Between the 1940s and thee early 1970s, the U.S. smoking rate remained stable with two in five adults saying they smoked in the past week, according to Gallup. The smoking rate reached 45 percent in 1954 and even though the government was proactive in issuing health warnings about cigarettes in the 1960s, the trend only started to decline in the late 1970s. By 1977, the smoking rate fell to 36 percent and it finally fell below 30 percent in 1989.
The smoking rate has now fallen to just 16 percent, the lowest level recorded since Gallup first started polling Americans about their smoking habits in 1944. More and more Americans have ditched cigarettes due to increasing awareness of the hazards of smoking as well as public smoking bans in major cities. Smoking rates among young people in particular have declined dramatically over the past two decades. In the early 2000s, 34 percent of Americans in the 18 to 29 age bracket said they smoked a cigarette in the past week and by 2018, that had fallen to 15 percent.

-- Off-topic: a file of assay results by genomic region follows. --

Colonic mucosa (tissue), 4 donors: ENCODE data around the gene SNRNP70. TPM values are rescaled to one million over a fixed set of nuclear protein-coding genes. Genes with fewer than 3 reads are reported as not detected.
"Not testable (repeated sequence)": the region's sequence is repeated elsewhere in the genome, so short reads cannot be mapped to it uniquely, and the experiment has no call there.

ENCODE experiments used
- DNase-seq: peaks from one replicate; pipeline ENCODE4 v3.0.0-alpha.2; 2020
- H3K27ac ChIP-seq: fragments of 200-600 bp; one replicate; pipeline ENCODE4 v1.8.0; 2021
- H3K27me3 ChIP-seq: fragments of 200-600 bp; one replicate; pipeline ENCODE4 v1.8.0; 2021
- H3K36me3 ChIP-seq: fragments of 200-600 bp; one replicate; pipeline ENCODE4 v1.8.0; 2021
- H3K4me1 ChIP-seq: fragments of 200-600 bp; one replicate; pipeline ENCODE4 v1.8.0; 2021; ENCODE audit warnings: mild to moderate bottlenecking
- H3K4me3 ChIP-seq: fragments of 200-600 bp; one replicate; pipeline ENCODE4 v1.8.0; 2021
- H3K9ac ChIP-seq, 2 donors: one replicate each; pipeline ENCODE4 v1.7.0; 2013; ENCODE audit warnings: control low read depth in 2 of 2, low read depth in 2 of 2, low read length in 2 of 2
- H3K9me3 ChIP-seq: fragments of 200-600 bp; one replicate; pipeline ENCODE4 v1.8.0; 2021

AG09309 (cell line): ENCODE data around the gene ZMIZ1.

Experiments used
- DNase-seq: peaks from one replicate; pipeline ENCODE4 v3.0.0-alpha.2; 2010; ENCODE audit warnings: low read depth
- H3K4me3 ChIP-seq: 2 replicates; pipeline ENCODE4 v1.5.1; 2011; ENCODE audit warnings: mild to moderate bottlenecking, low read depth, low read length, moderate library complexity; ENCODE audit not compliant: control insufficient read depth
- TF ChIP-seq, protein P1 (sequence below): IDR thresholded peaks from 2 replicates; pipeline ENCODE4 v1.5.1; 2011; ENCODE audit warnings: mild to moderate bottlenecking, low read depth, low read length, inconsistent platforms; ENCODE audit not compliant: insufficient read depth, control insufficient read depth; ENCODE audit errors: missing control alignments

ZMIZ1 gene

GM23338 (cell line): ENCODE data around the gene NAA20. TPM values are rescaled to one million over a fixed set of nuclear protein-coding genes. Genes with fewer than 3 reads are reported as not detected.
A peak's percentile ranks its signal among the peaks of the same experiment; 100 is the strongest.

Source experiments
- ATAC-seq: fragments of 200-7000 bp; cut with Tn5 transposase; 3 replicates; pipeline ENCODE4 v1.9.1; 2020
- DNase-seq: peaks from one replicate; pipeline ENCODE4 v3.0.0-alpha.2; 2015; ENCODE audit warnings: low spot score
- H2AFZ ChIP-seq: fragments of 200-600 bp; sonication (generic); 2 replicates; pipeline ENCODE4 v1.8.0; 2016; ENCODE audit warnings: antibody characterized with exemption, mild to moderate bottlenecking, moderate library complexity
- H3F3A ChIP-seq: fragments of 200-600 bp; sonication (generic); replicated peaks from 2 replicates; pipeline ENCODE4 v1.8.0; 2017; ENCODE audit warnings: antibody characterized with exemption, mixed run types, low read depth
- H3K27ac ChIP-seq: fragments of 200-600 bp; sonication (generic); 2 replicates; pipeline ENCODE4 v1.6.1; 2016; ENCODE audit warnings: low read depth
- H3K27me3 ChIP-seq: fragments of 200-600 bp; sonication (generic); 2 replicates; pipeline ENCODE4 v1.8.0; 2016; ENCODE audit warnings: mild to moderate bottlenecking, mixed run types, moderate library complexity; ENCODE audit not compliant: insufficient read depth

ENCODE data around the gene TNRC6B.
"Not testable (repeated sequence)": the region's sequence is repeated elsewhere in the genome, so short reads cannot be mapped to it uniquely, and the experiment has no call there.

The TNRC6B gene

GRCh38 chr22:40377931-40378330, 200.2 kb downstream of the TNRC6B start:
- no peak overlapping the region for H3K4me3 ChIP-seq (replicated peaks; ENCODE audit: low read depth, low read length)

This chart shows the share of Americans who have smoked a cigarette in the past week.
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